For brevity's sake I didn't touch on writing killer text ads, but you're absolutely right, without them a campaign is sitting dead in the water with lots of potential through proper keyword selection and match types, but no action because of poorly written ads.

    Thanks for taking the time to share your insights, I look forward to future comments of yours!

    P.S. I got your email and we too are looking forward to meeting you.

  11. Christian Nkurunziza says:

    This is good advice. Personnally, I handle this a little differently. I only start with [exact match] and bid very high (between $1.50 and $3.00). I keep watching it closely. My first clicks will come in fast with a very high CTR (i've seen as high 30%). Soon as the first click comes in, I lower my bid to the the cost of that click, then when the second click comes in I lower again and so on…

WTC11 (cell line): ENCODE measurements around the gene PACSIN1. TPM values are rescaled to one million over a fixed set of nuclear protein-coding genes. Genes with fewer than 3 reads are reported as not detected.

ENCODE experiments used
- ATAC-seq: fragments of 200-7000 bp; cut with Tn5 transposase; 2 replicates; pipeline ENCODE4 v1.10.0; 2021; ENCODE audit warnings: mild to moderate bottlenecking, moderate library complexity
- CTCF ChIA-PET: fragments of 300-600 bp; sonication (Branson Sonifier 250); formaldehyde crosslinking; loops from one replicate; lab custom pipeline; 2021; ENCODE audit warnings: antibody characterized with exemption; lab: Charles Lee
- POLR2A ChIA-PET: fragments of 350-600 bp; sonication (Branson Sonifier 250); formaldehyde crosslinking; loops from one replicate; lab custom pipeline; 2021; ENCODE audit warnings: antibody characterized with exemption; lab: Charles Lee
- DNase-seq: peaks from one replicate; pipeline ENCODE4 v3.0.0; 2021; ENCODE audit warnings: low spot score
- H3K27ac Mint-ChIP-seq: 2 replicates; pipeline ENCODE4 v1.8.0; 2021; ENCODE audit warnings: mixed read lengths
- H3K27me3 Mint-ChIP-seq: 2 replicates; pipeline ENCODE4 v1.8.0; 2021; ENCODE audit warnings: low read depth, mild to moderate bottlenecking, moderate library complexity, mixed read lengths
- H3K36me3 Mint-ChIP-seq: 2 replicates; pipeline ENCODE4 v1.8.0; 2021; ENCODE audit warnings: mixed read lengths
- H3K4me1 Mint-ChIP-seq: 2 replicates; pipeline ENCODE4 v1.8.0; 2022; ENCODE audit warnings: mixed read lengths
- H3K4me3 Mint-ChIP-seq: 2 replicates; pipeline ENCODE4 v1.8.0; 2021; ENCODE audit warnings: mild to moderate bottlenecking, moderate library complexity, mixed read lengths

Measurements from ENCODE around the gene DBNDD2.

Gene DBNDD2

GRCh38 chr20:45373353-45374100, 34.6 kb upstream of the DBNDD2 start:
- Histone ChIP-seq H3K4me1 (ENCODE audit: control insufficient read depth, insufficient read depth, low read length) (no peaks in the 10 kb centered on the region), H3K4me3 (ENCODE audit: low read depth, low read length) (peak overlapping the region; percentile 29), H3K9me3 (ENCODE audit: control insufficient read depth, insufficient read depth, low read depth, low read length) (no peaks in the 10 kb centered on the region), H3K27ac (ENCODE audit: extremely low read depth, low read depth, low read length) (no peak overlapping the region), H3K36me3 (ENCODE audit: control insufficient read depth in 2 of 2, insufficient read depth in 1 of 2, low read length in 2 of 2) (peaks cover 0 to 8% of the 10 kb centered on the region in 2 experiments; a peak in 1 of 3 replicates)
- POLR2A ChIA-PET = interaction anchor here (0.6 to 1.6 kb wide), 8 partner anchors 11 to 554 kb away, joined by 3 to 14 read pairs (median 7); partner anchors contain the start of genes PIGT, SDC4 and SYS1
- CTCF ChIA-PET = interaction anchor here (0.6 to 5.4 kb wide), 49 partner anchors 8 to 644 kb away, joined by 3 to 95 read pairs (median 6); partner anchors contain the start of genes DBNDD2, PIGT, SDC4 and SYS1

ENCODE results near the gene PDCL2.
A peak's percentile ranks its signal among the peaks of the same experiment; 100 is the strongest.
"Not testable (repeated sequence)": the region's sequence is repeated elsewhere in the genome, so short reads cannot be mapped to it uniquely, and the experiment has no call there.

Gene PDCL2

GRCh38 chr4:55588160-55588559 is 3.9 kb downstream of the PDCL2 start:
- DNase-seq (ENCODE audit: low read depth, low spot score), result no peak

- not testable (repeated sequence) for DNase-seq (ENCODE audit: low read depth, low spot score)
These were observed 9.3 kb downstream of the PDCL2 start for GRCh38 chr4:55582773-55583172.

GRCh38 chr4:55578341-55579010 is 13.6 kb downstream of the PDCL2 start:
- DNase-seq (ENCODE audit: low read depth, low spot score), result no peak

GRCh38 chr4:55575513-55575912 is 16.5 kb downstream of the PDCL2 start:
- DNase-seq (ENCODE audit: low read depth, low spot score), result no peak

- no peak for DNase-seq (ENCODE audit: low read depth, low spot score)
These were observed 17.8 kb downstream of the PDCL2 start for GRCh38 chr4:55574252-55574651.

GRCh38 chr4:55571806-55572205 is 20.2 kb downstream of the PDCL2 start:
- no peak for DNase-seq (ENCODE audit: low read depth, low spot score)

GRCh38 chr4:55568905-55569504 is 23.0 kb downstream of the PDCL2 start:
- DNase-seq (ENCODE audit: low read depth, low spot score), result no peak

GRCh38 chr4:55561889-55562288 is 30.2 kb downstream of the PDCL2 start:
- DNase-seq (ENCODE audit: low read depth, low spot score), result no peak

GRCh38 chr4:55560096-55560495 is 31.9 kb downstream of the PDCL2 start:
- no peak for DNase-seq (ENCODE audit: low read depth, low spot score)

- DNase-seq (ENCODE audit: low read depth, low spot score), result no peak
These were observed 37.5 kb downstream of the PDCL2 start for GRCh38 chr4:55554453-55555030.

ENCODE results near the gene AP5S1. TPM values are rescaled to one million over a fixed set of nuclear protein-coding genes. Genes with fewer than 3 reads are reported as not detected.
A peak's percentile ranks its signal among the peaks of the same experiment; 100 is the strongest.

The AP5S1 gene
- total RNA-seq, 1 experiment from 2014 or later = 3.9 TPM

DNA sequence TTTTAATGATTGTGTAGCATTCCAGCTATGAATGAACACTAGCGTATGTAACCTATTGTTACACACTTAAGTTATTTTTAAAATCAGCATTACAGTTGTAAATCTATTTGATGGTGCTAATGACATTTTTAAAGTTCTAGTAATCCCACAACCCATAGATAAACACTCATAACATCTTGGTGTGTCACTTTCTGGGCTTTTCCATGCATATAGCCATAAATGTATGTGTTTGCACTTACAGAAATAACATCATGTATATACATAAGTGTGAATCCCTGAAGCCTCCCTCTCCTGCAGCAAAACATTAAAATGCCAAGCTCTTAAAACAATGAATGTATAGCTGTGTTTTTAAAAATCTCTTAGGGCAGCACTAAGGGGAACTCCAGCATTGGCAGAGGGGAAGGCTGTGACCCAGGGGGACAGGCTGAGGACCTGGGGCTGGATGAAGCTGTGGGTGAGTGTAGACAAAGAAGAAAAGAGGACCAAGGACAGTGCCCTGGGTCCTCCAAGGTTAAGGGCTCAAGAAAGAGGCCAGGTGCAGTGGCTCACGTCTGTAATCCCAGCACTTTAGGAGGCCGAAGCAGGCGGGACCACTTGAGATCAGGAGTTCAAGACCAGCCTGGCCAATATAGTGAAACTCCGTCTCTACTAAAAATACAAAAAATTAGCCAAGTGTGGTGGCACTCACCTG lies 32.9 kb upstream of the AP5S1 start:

If my landing page doesn't infringe any of adwords guidelines, a new campaign usually starts with 7/10 quality score and using this strategy usually the next day (sometimes within a few hours) my quality score is 10/10 for that [exact match] keyword and my CTR stays high. From the tests I've concluded, a 10% CTR gets me 10/10 quality score within a day.

    Now when I add “phrase match” the next day, often times it will start with a 10/10 quality score.

    This has worked extremely well for me. Anybody who's reading should try it.

    But there's one thing missing that I haven't mentioned and is crucial to making this a killing… and that is writing ads that are sure to beat the competition. You need great ads to make this work.

    Chris

    PS – Xurxo, Martin, I hope you received my little email I sent in yesterday. Hope to get a positive reply and looking forward to meet you guys at MakeItBloom.